section. The export type prefixes are defined as follows.

ID (Hex) Export
0x00 Function
0x01 Table
0x02 Memory
0x03 Global

As expected, the prefix following memory is 0x02. The next byte 0x00,
specifies that this export corresponds to the first memory in the vec. The
next two exports are our functions. The first is __wasm_call_ctors, which,
following the name definition, has a function prefix (0x00) and an index to
the first function in the Function section vec (0x00).

11 5f 5f 77 61 73 6d 5f 63 61 6c 6c 5f 63 74 6f 72 73 -> __wasm_call_ctors

The second correponds out our add() function, and refers to the second
(0x01) function (0x00) in the Function section.

The remaining exports are shown in their textual representation below.

$ wasm2wat --enable-annotations wasm32_args.wasm | head -55 | tail -12
  (export "memory" (memory 0))
  (export "__wasm_call_ctors" (func $__wasm_call_ctors))
  (export "add" (func $add))
  (export "__dso_handle" (global 1))
  (export "__data_end" (global 2))
  (export "__stack_low" (global 3))
  (export "__stack_high" (global 4))
  (export "__global_base" (global 5))
  (export "__heap_base" (global 6))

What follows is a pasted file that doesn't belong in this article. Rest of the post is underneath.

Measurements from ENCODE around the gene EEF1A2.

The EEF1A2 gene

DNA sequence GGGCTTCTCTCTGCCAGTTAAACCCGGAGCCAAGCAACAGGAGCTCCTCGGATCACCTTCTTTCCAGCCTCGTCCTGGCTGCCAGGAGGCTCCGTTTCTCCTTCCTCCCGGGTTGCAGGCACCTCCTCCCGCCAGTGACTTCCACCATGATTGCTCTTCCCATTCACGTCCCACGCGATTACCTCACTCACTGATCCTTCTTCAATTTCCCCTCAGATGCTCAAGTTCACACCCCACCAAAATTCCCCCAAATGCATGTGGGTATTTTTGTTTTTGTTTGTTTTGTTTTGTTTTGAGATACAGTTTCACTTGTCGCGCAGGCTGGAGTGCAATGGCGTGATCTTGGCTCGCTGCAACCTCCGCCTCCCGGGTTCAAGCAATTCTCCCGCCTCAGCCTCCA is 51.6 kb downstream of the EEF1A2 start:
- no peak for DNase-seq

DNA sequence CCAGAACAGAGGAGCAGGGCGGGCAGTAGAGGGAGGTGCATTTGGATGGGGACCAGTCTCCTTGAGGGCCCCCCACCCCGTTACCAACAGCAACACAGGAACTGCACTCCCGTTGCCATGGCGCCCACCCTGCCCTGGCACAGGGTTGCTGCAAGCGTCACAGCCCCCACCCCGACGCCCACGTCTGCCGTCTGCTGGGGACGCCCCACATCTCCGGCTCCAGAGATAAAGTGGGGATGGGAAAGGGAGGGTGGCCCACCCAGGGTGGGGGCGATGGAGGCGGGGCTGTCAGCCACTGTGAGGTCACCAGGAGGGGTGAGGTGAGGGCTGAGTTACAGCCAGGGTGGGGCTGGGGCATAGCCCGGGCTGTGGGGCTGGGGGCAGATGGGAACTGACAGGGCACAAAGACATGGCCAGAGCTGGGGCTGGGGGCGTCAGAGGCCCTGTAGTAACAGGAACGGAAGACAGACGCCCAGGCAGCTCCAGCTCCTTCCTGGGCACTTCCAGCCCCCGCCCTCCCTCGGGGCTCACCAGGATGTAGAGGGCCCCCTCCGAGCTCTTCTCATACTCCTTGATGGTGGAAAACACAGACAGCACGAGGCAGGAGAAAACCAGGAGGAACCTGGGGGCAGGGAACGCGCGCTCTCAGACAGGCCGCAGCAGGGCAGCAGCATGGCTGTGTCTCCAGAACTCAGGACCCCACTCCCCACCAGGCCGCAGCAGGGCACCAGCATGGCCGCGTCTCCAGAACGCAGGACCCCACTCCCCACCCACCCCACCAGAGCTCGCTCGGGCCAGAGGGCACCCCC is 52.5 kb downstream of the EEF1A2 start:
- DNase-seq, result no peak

(export "__heap_end" (global 7))
  (export "__memory_base" (global 8))
  (export "__table_base" (global 9))

Code Section


Link to heading

00000100: .... .... .... .... ..0a 4202 0200 0b3d  le_base...B....=
00000110: 0106 7f23 8080 8080 0021 0241 1021 0320  ...#.....!.A.!. 
00000120: 0220 036b 2104 2004 2000 3602 0c20 0420  . .k!. . .6.. . 
00000130: 0136 0208 2004 2802 0c21 0520 0428 0208  .6.. .(..!. .(..
00000140: 2106 2005 2006 6a21 0720 070f 0b.. ....  !. . .j!. ....4.

In this module, we don’t have a Start (0x08) or Element (0x09) section, so
next is the Code section (0x0a). The section size is 66 (LEB128 encoded
0x42), and it consists of the body and local variables of the each function as
a vec of code. Each code element consists of a size (u32), vec of
locals, and an expression (expr) made up of instructions.

Keep in mind that we didn’t specify any optimizations when compiling this
module (e.g. -O3), so our code section is going to be much longer than it
needs to be. However, the unoptimized function body gives us an opportunity to
explore more WASM instructions.